Emotional flooding usually doesn’t happen from 0 to 100 MPH in a second. Instead, there is often a buildup that leads to extreme emotions.

Now, that buildup may not take place over a long period. It may be just a few minutes, but it’s usually not instantaneous. If it is instantaneous, that may be more in the realm of a mental illness or personality disorder. People with anxiety, bipolar disorder, borderline personality disorder, and others may experience emotional flooding as a symptom or side effect of their mental illness.

With that in mind, here are some ways to develop your management and keep your mind quiet.

1. Examine past arguments you’ve had.

You’ll want to look at arguments or negative situations where you have experienced emotional flooding and those where you haven’t.

Remember, you’re looking for extremes in emotional reactions. Try to find commonalities in what triggered that overwhelming emotional state. If you can find commonalities, you can be more aware of not entering into those circumstances.

Of course, arguments can’t always be avoided, but you can try to avoid arguing with people who are screaming and yelling.

2. Learn to identify when your emotions are escalating.

You want to figure out how you feel when your emotions start to shift from simmering to boiling. That way, you know when to take additional measures to keep those emotions from heating further and boiling over.

For example, you may ask to discontinue the argument and come back to it later when you’ve cooled off. But, on the other hand, you may want to take a fifteen-minute break to get some fresh air and clear your head.

And listen, many people repeat the advice to “never go to bed angry at your partner!” But it’s not always the best advice. Sometimes it’s a good idea to go to bed angry, particularly if you’re tired. Being tired can make you more emotionally volatile, making people prone to a short temper and impatience.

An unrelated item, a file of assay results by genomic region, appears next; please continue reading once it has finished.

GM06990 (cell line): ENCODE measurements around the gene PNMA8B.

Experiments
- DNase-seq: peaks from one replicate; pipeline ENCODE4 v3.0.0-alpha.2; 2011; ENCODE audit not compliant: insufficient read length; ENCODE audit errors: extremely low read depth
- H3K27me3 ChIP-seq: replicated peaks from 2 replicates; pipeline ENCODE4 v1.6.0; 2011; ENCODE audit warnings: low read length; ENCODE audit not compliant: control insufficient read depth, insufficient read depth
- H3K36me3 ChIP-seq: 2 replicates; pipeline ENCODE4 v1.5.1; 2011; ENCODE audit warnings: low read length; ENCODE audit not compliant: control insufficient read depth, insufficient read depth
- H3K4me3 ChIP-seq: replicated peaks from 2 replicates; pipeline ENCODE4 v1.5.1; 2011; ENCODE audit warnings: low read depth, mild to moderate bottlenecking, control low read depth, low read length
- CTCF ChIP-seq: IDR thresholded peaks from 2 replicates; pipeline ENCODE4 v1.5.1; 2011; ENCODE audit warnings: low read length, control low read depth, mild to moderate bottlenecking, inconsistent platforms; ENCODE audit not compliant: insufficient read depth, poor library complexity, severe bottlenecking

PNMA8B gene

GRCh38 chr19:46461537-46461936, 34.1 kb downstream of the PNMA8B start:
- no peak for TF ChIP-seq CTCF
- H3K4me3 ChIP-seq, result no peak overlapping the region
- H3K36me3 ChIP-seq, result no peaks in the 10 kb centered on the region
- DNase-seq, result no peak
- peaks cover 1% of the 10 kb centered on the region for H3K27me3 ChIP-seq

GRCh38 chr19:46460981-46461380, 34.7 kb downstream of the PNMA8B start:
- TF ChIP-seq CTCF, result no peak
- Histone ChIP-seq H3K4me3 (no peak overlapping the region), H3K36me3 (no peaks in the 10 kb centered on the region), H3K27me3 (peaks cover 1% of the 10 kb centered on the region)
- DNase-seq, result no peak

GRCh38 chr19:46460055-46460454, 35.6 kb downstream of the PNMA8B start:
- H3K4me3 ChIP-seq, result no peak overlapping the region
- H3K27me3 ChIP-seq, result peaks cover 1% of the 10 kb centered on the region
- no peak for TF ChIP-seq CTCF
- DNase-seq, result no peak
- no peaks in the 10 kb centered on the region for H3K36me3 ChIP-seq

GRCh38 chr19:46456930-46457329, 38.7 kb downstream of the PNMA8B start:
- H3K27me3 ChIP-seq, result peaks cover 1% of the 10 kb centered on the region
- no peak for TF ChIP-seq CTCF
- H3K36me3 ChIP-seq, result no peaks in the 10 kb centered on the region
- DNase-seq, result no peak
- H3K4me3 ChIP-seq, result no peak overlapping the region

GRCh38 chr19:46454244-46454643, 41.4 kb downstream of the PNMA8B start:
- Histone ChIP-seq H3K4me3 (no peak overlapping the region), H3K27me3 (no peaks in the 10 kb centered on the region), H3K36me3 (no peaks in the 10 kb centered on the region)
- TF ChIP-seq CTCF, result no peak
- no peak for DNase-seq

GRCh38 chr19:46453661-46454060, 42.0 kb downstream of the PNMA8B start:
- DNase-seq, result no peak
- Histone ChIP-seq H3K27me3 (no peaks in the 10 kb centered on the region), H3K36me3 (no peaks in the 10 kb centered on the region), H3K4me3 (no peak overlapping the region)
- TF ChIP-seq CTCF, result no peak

One or both of you may wake up the next morning, realize it was a dumb argument, exchange apologies, and move on. You couldn’t talk it out last night because you were so emotionally spent that you just couldn’t see what was going on.

3. Reduce the circumstances that can cause emotional volatility.

In addition, develop healthier habits to cope with stress. That may include reducing caffeine, energy drink, or stimulant intake. It may be improving your sleep hygiene so you can get deeper, more restful sleep. You may also consider some emotional management therapy or classes to learn better skills for defusing your emotions before it rockets out of control.

4. Develop strategies with your partner.

Hopefully, you have a supportive partner that will want to try to help you through whatever it is you’re dealing with. If they are supportive, you can communicate this problem ahead of time. That way, they can put more work into keeping their cool to prevent escalation or identify when you might be getting overwhelmed.

You may also want to try sitting down and holding hands while you have your difficult conversation. The tactile feedback from touching someone you care about can help some people stay grounded.

Discuss ahead of time that you will both respect boundaries if either of you indicates you are too close. One way you can do that is with a safe word. If you or your partner are getting to a place where you might be escalating too hard, saying something like “red light” could indicate that you need to stop the argument to cool down. Use a safe word that wouldn’t be something you’d typically say in an argument. “Stop” isn’t always a good word because it can be used in the process of the argument.